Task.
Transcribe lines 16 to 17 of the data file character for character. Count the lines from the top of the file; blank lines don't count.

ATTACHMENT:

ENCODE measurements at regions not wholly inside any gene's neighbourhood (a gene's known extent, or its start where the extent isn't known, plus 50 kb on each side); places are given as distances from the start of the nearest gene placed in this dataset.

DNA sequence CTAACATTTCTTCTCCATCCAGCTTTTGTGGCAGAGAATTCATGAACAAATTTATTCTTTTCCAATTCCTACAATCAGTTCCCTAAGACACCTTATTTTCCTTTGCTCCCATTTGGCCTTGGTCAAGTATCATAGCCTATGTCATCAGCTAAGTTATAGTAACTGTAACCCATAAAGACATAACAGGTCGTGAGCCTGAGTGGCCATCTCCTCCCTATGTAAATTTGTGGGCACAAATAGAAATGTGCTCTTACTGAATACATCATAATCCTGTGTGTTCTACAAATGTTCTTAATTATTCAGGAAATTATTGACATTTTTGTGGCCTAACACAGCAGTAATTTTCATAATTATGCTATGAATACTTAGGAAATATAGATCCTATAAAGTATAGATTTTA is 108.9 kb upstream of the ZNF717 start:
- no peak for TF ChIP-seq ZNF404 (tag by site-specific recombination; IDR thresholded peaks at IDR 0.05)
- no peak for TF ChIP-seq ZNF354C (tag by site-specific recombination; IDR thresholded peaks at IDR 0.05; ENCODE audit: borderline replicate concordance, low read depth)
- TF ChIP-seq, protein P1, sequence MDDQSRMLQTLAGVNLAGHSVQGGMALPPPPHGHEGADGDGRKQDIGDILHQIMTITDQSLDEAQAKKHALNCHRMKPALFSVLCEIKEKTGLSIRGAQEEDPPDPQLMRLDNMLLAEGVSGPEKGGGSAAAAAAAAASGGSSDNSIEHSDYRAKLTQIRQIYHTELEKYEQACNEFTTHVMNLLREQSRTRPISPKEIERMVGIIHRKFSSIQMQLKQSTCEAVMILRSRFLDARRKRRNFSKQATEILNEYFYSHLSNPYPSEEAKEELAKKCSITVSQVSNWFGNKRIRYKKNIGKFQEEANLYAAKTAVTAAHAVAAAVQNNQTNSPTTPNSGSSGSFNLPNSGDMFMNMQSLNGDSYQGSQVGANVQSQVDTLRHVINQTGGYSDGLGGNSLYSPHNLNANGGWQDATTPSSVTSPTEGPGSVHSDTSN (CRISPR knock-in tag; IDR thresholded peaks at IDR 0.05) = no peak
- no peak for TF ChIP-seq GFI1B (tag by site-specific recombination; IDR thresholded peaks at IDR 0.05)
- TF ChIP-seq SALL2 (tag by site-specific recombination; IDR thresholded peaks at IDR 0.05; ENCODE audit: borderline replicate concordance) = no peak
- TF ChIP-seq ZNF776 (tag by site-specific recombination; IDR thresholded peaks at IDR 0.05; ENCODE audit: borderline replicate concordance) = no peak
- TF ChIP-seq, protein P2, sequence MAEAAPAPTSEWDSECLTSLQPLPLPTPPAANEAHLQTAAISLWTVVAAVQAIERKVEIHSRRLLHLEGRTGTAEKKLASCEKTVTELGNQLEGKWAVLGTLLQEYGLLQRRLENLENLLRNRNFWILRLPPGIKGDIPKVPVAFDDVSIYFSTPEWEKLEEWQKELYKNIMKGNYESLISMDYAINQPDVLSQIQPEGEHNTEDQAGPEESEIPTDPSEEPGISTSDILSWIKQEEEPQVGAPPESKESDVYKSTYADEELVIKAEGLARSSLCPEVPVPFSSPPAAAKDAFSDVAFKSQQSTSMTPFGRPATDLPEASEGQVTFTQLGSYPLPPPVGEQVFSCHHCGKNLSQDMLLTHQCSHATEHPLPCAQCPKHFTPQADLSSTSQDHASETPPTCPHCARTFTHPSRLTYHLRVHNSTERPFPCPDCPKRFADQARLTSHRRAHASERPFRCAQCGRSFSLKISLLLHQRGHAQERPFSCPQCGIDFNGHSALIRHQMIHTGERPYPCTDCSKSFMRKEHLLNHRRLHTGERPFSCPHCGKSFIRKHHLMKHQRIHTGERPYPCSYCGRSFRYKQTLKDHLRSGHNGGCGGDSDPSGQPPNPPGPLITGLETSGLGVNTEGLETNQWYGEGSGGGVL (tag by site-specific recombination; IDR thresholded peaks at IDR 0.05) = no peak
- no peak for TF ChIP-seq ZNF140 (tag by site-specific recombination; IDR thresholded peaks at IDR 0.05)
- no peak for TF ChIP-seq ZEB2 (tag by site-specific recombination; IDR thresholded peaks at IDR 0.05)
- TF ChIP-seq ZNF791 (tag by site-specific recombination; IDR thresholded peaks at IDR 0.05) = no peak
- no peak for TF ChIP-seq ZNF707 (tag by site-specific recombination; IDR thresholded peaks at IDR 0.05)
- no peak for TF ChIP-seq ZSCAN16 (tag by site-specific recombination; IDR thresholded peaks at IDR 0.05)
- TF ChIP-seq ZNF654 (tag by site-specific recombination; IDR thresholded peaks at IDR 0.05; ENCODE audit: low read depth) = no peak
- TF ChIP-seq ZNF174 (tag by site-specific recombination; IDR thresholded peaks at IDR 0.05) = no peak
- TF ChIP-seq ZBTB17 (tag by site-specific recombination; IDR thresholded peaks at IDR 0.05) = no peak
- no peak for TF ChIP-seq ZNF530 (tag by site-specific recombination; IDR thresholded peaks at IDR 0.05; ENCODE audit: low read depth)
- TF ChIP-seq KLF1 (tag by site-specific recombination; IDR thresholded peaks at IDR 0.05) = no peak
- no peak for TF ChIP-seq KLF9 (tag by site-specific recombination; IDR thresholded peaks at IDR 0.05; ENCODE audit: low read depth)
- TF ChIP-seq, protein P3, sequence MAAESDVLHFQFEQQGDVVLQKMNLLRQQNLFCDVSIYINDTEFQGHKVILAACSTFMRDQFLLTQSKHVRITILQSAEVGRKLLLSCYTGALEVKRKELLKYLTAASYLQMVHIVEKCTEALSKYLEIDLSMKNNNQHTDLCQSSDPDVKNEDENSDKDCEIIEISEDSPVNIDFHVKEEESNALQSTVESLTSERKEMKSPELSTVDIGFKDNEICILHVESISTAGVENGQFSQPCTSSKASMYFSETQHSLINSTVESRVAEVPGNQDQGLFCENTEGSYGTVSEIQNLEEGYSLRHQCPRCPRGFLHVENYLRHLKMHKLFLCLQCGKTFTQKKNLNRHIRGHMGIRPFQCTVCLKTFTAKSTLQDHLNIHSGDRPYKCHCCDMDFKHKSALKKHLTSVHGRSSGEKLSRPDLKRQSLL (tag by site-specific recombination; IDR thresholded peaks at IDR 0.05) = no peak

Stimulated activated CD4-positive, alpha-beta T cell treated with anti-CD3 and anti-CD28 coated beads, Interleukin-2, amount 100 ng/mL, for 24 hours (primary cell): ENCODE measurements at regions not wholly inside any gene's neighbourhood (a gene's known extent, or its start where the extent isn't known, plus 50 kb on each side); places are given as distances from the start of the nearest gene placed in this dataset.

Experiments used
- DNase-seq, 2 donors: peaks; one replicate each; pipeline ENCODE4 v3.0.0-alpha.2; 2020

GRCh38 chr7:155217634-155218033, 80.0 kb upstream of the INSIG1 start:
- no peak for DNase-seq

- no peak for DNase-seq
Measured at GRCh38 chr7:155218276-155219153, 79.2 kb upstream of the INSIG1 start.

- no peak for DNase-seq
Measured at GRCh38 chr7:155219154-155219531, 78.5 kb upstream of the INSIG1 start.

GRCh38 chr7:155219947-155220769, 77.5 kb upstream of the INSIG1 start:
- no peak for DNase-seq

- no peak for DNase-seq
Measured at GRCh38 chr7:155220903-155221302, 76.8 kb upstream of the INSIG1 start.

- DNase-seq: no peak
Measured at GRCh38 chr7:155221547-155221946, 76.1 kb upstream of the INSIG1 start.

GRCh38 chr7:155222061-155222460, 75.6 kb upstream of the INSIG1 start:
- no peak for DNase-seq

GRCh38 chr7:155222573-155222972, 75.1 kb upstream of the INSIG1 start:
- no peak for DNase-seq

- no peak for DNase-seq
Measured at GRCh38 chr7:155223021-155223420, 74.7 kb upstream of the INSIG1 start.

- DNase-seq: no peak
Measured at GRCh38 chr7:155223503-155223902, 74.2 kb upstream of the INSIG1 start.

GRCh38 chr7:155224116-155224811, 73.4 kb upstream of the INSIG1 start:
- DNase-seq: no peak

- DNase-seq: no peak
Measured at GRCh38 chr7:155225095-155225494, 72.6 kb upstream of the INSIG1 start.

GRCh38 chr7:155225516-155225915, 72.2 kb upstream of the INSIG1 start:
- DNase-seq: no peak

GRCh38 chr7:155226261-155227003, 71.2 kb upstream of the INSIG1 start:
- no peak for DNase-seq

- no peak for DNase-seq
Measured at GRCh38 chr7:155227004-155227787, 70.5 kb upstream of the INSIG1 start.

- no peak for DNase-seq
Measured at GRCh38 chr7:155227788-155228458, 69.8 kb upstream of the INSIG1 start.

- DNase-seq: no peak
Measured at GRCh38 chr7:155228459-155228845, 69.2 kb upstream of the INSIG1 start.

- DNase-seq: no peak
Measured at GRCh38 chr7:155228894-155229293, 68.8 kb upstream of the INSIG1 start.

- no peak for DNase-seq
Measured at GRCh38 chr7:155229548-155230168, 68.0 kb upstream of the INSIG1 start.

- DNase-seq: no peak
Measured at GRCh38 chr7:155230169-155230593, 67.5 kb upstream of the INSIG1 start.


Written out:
- TF ChIP-seq ZNF174 (tag by site-specific recombination; IDR thresholded peaks at IDR 0.05) = no peak
- TF ChIP-seq ZBTB17 (tag by site-specific recombination; IDR thresholded peaks at IDR 0.05) = no peak